All posts tagged David Bentley Hart

  • Christ and Nothing

    Today I stumbled upon a 2003 essay in First Things by David Bentley Hart. It’s 8,400 words on the inevitable nihilism of modernity. This is a topic I find myself thinking about a lot these days. What follows is my severe edit of the essay down to a thousand words that gets at the heart of the matter.



    What is the consequence when Christianity, as a living historical force, recedes? We have no need to speculate, as it happens; modernity speaks for itself: with the withdrawal of Christian culture, all the glories of the ancient world that it baptized and redeemed have perished with it in the general cataclysm. Christianity is the midwife of nihilism, not because it is itself nihilistic, but because it is too powerful in its embrace of the world and all of the world’s mystery and beauty; and so to reject Christianity now is, of necessity, to reject everything except the barren anonymity of spontaneous subjectivity. As Ivan Karamazov’s Grand Inquisitor tells Christ, the freedom that the gospel brings is too terrible to be borne indefinitely. Our sin makes us feeble and craven, and we long to flee from the liberty of the sons of God; but where now can we go? Everything is Christ’s. Read more

  • The Dreams I Dream

    The Dreams I Dream
    Brian Zahnd

    And it shall come to pass afterward
    That I will pour out My Spirit on all flesh;
    Your sons and your daughters shall prophesy,
    Your old men shall dream dreams,
    Your young men shall see visions.
    -Joel 2:28

    Read more

  • A Formula For Atheism


    (This is my foreword for Faith in the Shadows: Finding Christ in the Midst of Doubt by Austin Fisher.)

    A Formula For Atheism
    Brian Zahnd

    A few years ago the pastor of an evangelical-fundamentalist church with whom I’m acquainted announced on the Sunday after Easter that he had become an atheist. He told his stunned congregation that he had been an atheist for a year and a half and that all attempts to revive his faith had failed. So on the Sunday after Easter he publicly left Christianity and moved on with his life — a life with no more Easters.

    A few days after his bombshell resignation I met with this now erstwhile pastor. As I listened to his story, it quickly became apparent that he had not so much lost his faith in Christianity as he had lost his credulity for fundamentalism. But sadly he had been formed in a tradition where Christianity and fundamentalism were so tightly bound together that he could not make a distinction between them. For this fundamentalist pastor, if the Bible wasn’t literally, historically, and scientifically factual in a biblicist-empiricist sense, then Christianity was a falsity he had to reject. When his fundamentalist house of cards collapsed, it took his Christian faith down with it. In one remarkable leap of faith, a fundamentalist became a newly minted atheist. I did my best to explain to him that he had made the modern mistake of confusing historic Christian faith with early-twentieth-century fundamentalism, but by now the damage was done and it appears his faith has suffered a fatal blow.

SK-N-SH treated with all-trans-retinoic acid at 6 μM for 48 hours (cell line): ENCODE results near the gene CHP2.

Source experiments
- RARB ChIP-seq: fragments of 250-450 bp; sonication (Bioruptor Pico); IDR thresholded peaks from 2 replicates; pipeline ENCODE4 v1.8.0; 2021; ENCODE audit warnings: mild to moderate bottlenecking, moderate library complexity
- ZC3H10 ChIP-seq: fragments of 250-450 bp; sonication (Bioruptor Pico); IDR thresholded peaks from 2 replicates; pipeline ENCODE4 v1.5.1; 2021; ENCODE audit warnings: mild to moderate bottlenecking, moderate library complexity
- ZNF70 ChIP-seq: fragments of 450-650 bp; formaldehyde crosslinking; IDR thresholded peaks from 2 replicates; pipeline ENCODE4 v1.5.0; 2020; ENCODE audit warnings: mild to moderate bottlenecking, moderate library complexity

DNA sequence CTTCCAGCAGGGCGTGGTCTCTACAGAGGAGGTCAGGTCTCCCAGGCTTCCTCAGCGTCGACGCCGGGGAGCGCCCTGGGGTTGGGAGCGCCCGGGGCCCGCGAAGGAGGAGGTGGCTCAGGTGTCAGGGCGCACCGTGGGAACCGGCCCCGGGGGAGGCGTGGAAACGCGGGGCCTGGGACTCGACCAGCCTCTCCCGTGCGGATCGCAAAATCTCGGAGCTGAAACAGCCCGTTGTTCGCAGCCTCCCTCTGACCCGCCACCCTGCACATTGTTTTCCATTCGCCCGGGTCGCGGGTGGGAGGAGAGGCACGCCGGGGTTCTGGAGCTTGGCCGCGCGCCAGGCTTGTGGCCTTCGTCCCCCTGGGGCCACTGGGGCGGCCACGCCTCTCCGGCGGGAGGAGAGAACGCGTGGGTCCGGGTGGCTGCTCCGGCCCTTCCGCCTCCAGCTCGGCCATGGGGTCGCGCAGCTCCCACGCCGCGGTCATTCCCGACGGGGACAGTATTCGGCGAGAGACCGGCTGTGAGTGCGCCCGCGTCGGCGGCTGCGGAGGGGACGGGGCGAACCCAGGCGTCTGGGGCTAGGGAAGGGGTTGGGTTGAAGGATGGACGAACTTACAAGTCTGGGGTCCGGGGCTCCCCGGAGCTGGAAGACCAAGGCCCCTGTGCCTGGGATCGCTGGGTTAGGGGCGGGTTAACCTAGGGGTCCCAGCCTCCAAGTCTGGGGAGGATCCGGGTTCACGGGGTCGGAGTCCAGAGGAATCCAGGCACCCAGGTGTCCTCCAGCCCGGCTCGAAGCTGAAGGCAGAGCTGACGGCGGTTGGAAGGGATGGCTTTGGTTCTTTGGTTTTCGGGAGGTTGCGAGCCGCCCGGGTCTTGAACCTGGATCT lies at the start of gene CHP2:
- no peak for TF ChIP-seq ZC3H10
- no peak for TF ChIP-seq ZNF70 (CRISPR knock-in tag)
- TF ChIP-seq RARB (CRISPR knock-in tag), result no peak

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  • It’s My Birthday and I’m an Eclectic Christian


    It’s My Birthday and I’m an Eclectic Christian
    Brian Zahnd

    Today is my birthday and the Benedictine Sisters of Perpetual Adoration in Clyde, Missouri made me a birthday card. On the cover of the card is a cross composed of the “Five Words” (Cross, Mystery, Eclectic, Community, Revolution) that I talk about in the second chapter of Water To Wine. And since it involves the Sisters at Clyde, let me share a little bit of the Eclectic portion from the “Five Words” chapter. It’s a nice story…
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  • The Four Horsemen of the Apocalypse and The Eucharist


    The Four Horsemen of the Apocalypse and The Eucharist
    Brian Zahnd

    Like the other Gospel writers John recounts the story of Jesus multiplying the loaves and fishes to feed five thousand. But John adds this unique postscript:

    “When Jesus realized that they were about to come and take him by force to make him king, he withdrew again to the mountain by himself.” (John 6:15)

    The crowd’s response to this “table in the wilderness” was an impulse to make Jesus king…but Jesus declined. Why? Jesus is king, he came to be king, king is what Messiah means. So why does Jesus slip away from the crowd when they want to make him king? The issue is force.

    The crowd wanted to “take him by force and make him king.” At the center of the crowd’s concept of kingship was violent force. They wanted to force Jesus to be their forceful king so he could lead their forces in an uprising of violent force against the Romans. This was antithetical to the kind of king Jesus came to be. Caesar is a crucifying king who reigns by force. Christ is the crucified king who reigns without force. Christ’s kingdom is built upon co-suffering love, not violent force.